Valentine lifts Spartans over Illinois

EAST LANSING, Mich. — It’s easy to point to Keith Appling as the reason Michigan State pulled out an 80-75 win over Illinois after a sluggish first half Thursday night.

The smooth point guard poured in 19 of his 24 points in the second half.

But the play of freshman guard Denzel Valentine was just as crucial. Had he not scored a season-high 14 points and sparked MSU with his hustle, coach Tom Izzo would’ve been discussing the first loss at Breslin Center this season instead of a salvaged victory.

It was Valentine’s steal against Illini guard Brandon Paul on the perimeter, followed by his court-length drive for a layup, that sparked the 14-0 run to start the second half. It took the Spartans less than four minutes to overcome the 37-27 halftime deficit with that burst.

And it was Valentine who sewed up the game with a pair of free throws with nine seconds remaining.

He saved the day for a team losing its guards at a rapid rate:

• Starting shooting guard Gary Harris left the game with back spasms.

• Backup point guard Travis Trice came out after getting kneed in the head, and Izzo fears he’ll be out for awhile if tests show a concussion.

• And with backup shooting guard Brandan Kearney’s transfer to Arizona State earlier this season, Izzo was down to three healthy scholarship guards.

Either Valentine or tri-captain Russell Byrd had to come through and complement Appling in the backcourt.

Valentine answered the call, getting 12 points in the second half.

“That was Valentine’s best game, and I’m going to give his dad some credit,” Izzo said. “I asked his dad to come over the other day, just to talk and see how we can help him because he’s been struggling.

“His dad was a true coach and an awesome guy. I think Denzel did some goofy things off the bat, but really beared down. I was proud of the job he did, even defensively. He earned it.”

So what happened in the Wednesday meeting that made a difference? What got a player who had averaged 1.3 points and shot .158 from the field in his last six games to bust out of his funk?

“I learned, I just can’t get down on myself,” Valentine said. “My dad said, ‘If you make a mistake, just get onto the next play. Make it up on defense.’  

“Yeah, yeah, that was my biggest problem. I need to let that stuff go.”

Carlton Valentine, who coached his son at Lansing (Mich.) Sexton, waved off the credit Izzo bestowed on him.

“Give Izzo the credit,” Carlton said. “He recognized Denzel was struggling, and I’m just happy the Spartans won and he was able to contribute.

“I stay out of the way. I’m not his coach anymore; I’m his father … But they called me to sit down with them and Denzel.

“I gave him to the right people, people I trust. Coach Izzo recruited me out of DeMatha High, and him and (assistant coach) Dwayne Stephens are like family.”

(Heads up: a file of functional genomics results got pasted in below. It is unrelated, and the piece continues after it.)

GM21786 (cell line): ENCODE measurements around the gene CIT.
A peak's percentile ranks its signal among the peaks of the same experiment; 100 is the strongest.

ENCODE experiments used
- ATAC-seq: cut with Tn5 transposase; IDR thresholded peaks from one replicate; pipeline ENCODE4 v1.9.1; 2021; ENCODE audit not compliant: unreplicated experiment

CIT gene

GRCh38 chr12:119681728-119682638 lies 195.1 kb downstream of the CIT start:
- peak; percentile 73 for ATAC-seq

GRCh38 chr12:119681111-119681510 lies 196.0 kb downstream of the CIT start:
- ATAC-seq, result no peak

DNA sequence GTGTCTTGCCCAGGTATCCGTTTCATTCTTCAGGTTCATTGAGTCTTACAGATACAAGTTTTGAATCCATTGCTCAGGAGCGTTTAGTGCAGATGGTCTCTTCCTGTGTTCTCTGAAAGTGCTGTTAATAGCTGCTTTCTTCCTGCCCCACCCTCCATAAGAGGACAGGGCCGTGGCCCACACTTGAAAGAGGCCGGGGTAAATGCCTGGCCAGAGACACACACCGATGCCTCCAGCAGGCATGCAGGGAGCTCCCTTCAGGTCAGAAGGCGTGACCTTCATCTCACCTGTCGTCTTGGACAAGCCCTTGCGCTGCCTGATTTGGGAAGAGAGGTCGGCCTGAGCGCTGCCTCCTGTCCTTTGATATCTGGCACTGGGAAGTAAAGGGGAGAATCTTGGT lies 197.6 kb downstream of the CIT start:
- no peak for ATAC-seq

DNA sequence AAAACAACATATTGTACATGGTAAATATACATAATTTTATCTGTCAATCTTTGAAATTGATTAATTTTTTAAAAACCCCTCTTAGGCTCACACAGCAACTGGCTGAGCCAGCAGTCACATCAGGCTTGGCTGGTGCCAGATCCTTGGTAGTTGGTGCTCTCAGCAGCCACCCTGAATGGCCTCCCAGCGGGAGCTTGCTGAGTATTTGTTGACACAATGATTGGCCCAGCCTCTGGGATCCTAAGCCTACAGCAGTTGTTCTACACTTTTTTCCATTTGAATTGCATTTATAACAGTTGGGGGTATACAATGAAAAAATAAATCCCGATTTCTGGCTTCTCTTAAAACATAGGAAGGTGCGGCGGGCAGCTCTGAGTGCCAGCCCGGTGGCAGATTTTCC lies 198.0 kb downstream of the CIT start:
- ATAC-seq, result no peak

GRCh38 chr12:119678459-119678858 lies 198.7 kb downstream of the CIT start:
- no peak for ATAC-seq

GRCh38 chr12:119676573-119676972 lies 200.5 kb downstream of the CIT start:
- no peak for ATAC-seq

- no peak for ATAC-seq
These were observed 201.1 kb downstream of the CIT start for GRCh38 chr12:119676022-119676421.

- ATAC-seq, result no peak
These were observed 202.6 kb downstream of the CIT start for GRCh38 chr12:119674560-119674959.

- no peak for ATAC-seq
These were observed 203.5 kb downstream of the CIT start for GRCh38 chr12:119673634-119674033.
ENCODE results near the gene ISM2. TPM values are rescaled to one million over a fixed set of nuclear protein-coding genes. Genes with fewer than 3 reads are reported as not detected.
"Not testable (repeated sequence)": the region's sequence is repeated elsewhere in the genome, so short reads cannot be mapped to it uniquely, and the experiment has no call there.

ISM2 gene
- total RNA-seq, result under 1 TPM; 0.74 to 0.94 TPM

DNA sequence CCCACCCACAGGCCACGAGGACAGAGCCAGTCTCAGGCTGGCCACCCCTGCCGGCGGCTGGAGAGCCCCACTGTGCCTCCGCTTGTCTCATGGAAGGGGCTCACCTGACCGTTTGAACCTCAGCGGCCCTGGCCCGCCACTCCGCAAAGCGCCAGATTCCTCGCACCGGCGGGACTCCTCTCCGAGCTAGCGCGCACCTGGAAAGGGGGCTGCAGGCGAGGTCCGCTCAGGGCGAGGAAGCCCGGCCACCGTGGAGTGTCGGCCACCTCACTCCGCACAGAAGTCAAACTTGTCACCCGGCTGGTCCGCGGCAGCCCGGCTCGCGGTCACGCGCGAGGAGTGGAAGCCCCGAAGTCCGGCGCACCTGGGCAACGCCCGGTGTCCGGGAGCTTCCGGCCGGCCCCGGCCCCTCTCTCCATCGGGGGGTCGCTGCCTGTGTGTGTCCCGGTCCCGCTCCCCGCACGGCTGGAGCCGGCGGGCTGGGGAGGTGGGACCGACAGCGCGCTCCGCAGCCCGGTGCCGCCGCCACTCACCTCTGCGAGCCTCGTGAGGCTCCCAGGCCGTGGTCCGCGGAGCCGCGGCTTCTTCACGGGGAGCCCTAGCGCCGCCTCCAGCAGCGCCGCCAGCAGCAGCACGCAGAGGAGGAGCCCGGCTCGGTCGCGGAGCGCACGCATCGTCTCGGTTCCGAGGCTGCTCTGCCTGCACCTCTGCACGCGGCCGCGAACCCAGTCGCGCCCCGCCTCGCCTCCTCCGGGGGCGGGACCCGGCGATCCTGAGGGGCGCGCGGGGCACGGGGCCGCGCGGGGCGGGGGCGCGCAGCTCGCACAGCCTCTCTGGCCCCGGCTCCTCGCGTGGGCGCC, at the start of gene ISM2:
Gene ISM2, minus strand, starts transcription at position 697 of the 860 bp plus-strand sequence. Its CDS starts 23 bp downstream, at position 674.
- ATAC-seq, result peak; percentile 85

The elder Valentine played for coaching legend Morgan Wootten at DeMatha in Hyattsville, Md., and chose the Spartans after teaming with future NBA and Duke star Danny Ferry on a 29-2 team that finished No. 1 in the USA Today rankings in 1983-84.

Carlton Valentine coached Sexton to back-to-back State Class B championships with his son leading the way.

Now he sits in the stands and watches him perform for the defending Big Ten champions.

“Denzel still made some mistakes on defense,” Carlton said, “but he was very efficient offensively.”

Valentine made all four shots from the field and was 6 of 8 on free throws.

“I agree with my dad,” Denzel said. “I’m pretty sure he wants to critique everything, but my dad respects Coach Izzo and was recruited by him. So what we do is this: If I ask, he will tell me.”

Izzo added, “Hopefully, this is a big building block for Denzel. He needs it.”

With the state of his guards, Izzo needs Denzel Valentine.

Izzo didn’t start Derrick Nix at center for only the second time this season. This was the first time it was for disciplinary reasons.

“Nix missed class on Friday and he missed a tutor on Monday,” Izzo said. “Derrick Nix is 13 hours from graduating. He will be the first human being in his family who has graduated (college).

“It will be a cold day in hell before I do anything but get him graduated. If he has to sit the rest of the games, he will.”

Nix played 24 minutes — just 2:30 under his average for the season. He had eight points and only one rebound. He averages 9.0 points and 6.8 rebounds.

“I made a mistake,” Nix told reporters. “I know y’all missed class before. It was a stupid thing to do, not thinking they are checking my classes.”